- The National Institute of Building Sciences Off-Site Construction Council announced the results of its latest survey about the use of offsite techniques in the construction industry this week. While most of those surveyed said they currently use offsite construction and will continue to do so, they also identified barriers to its wider use.
- In its Report of the Results of the 2018 Off-Site Construction Industry Survey, the council found that more than 87% of participants — construction managers, general contractors, engineers, trade contractors, architects, owners and developers — had used offsite construction in some form in the previous 12 months and that more than 81% planned to do so in the future. They said that offsite construction was being used in a wide variety of sectors from single family to data centers and that despite the increased levels of engagement required to use the method, it resulted in higher quality outcomes, fewer changes, streamlined schedules and lower or more efficient costs.
- Even though the survey results indicated there are benefits to be realized when the construction industry takes advantage of offsite construction techniques, respondents said there are still barriers to its widespread use, such as last-minute design changes and the construction culture's reluctant reliance on traditional methods. Construction managers and general contractors are driving the use of offsite construction, but survey participants said all project stakeholders need more education about the technique.
Offsite construction has been an ongoing construction trend for the last several years, but with such a large majority of stakeholders reporting that they are using the technique, as they did in the NIBS survey, it might be time to call it a standard industry practice.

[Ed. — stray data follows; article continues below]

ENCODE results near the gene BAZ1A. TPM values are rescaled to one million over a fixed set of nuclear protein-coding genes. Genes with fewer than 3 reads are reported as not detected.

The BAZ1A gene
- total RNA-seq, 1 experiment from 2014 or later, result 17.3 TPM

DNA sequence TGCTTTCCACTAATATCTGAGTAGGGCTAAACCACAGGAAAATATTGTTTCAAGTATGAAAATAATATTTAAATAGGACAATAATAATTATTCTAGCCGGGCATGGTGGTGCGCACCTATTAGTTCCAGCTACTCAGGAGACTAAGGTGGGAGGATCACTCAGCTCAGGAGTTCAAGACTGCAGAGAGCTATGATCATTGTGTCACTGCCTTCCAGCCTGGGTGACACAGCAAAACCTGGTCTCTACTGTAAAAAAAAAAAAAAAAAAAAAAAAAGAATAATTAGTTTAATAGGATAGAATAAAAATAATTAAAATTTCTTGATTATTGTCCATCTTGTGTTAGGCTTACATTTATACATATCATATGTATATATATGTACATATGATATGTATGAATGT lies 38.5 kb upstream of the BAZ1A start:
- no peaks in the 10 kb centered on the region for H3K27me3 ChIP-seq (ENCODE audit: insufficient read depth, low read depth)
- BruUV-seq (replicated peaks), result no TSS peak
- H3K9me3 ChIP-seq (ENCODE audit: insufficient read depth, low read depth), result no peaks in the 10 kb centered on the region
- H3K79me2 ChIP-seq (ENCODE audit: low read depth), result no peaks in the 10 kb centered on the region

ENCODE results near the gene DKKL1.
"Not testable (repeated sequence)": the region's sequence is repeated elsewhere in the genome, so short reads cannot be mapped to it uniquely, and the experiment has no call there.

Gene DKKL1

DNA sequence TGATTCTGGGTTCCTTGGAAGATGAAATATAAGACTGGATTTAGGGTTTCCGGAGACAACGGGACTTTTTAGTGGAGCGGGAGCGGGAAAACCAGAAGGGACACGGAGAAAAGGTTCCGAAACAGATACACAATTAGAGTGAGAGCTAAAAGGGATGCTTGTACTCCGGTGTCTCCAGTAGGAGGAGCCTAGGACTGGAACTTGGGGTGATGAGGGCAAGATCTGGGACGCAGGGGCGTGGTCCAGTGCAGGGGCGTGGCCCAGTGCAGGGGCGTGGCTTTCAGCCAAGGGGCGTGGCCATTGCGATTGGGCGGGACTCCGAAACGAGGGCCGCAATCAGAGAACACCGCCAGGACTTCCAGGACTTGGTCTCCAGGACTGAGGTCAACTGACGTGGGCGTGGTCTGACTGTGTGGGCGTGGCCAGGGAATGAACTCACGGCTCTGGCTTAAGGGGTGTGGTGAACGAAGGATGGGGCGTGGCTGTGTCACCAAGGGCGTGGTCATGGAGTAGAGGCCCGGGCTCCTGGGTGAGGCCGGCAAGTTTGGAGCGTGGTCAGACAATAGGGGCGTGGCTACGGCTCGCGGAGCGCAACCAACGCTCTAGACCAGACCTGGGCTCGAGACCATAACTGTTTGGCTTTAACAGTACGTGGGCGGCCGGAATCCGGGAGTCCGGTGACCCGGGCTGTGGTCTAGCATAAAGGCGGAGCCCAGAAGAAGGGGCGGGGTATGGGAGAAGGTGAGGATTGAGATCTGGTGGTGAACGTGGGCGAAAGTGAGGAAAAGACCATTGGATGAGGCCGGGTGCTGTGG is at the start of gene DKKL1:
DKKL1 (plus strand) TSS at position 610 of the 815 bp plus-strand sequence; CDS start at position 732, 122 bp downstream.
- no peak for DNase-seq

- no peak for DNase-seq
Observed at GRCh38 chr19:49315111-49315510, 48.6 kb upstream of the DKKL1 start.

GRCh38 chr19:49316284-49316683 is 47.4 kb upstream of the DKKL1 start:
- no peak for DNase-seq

What could be considered an emerging trend, however, is when offsite construction is used in combination with modular projects. Just as contractors are benefiting from reduced schedule time and increased quality by using offsite construction, the same can be said for those that use prefabricated, modular components.
Modular projects are becoming more ambitious these days, as evidenced by undertakings like the CitizenM Bowery hotel in New York City, which opened in September 2018. The 21-story structure, according to DeSimone Consulting Engineers, is the tallest modular hotel in the U.S. The building has a cast-in-place concrete component, but all 300 guest rooms are modular and were manufactured offsite. A recent MarketsandMarkets report indicated that the modular construction market is expected to grow from its current $112 billion to $157 billion by 2023.